At last, Richard finally made his way back to Claddagh. Whether he escaped or was released from slavery, no one knows for certain. Needless to say, upon his return, he was thrilled to learn that his beloved had remained faithful to him throughout these daunting and gruelling years, waiting for the day that they could be reunited.

And it was on that day that Richard gave her his ring – the ring that is now known around the world as the Claddagh Ring.

The Claddagh design consists of a heart, held by two hands with a crown resting upon it. The heart symbolizes the love that Richard longed to share with his true love; the crown symbolizes their undying loyalty to one another; and the hands symbolize their friendship, which is, after all, the very foundation of all love. This design became very popular as an engagement or wedding ring, particularly in Galway, the Aran Islands, and Connemara, and in fact, the Claddagh design is featured in various types of jewelry and art all across the country.

How this ring is worn is also very important in Irish culture. If the Claddagh is worn on the ring finger of the right hand with the heart pointing outwards, it means the wearer’s heart has yet to be won. If the ring is worn on the same hand and finger, with the heart pointing inward toward the heart, it means the wearer’s heart belongs to another. If the ring is then worn on the ring finger of the left hand with the heart pointing outward, this indicates the wearer is engaged to be married, and if the ring is pointing inward on the same hand, it means the wearer is married.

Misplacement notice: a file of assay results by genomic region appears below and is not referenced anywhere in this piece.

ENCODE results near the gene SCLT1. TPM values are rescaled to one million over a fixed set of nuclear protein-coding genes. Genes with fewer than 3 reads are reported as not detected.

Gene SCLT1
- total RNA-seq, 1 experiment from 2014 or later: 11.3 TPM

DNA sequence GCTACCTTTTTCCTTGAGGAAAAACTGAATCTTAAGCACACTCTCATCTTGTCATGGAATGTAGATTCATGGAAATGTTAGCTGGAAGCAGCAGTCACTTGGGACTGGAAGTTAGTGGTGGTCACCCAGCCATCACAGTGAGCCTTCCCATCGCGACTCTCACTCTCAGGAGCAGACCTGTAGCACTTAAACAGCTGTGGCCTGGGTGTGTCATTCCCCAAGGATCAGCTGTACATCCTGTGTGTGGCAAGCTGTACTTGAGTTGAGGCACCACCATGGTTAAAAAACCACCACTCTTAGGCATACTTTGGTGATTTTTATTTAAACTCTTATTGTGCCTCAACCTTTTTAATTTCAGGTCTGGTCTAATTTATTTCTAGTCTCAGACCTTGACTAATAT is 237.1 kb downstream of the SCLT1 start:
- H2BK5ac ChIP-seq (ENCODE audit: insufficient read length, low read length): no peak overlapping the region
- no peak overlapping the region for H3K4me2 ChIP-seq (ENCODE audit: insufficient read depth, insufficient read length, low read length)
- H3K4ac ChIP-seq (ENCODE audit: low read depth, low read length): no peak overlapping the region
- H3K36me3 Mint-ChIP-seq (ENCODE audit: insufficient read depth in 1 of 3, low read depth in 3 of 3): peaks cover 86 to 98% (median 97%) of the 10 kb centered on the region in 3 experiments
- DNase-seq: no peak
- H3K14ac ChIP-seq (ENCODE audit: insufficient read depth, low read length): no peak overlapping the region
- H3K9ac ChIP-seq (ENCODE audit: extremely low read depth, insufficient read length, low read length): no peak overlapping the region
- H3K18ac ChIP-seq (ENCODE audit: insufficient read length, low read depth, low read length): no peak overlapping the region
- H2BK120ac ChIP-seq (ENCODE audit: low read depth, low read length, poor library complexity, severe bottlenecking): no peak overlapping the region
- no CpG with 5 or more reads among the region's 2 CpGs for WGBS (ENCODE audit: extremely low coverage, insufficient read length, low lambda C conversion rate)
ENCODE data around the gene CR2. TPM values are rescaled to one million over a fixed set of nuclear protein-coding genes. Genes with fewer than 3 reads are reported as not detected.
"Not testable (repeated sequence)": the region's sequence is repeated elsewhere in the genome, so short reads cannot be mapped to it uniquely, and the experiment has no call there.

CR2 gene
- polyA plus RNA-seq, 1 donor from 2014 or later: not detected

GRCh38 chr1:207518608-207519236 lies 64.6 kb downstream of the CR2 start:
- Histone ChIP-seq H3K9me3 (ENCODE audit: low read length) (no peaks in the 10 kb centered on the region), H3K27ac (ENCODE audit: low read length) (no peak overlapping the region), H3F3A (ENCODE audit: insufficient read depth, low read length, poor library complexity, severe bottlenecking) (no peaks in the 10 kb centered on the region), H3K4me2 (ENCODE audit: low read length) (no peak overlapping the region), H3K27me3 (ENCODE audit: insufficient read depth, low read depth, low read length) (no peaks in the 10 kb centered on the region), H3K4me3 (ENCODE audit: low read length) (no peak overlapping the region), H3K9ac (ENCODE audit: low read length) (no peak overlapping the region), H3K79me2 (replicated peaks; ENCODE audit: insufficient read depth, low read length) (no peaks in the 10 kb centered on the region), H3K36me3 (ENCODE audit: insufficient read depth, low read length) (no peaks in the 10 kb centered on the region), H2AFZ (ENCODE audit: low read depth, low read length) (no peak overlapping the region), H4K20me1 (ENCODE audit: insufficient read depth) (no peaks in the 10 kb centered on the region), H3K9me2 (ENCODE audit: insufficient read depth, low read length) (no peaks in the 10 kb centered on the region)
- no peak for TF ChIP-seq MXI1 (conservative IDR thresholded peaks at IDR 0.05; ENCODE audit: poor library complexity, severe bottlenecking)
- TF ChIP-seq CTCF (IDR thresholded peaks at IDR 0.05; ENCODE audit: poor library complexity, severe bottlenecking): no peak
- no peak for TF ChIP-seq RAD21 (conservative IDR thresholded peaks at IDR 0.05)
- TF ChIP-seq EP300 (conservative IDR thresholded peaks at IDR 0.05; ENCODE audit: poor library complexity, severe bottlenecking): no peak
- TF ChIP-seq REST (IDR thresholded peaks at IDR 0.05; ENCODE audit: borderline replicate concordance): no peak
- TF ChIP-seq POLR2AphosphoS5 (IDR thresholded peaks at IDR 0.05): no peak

Receive The Perfect Love Song and the Legend of the Claddagh Ring as a gift you will cherish and share for many Christmases to come. TGR

Before and After by Judy Christie and Lisa Wingate

Publication Day- October 22, 2019

Judy Christie is an author and consultant who lives in Northwest Louisiana. She writes inspirational fiction and nonfiction. Her popular Green series chronicles the goings-on in the small Louisiana town of Green and is part of Abingdon Press’s new inspirational fiction line.

Lisa Wingate is a former journalist, an inspirational speaker, and the bestselling author of more than thirty books. Her blockbuster “Before We Were Yours” was on the NYT best seller list for over one year. Her work has won or been nominated for many awards, including the Pat Conroy Southern Book Prize, the Oklahoma Book Award, the Utah Library Award, the Carol Award, the Christy Award, and the RT Reviewers’ Choice Award. Lisa believes stories can change the world.

Be sure to read this novel first! : “THE BLOCKBUSTER HIT–A New York Times, USA Today, Wall Street Journal, and Publishers Weekly Bestseller For readers of Orphan Train and The Nightingale comes a “thought-provoking and] complex tale about two families, two generations apart. . . based on a notorious true-life scandal.”…. Based on one of America’s most notorious real-life scandals–in which Georgia Tann, director of a Memphis-based adoption organization, kidnapped and sold poor children to wealthy families all over the country–Lisa Wingate’s riveting, wrenching, and ultimately uplifting tale reminds us how, even though the paths we take can lead to many places, the heart never forgets where we belong. *Library Journal Publishers Weekly’s #3 Longest-Running Bestseller of 2017” –

The Grateful Reader Review: by Dorothy Schwab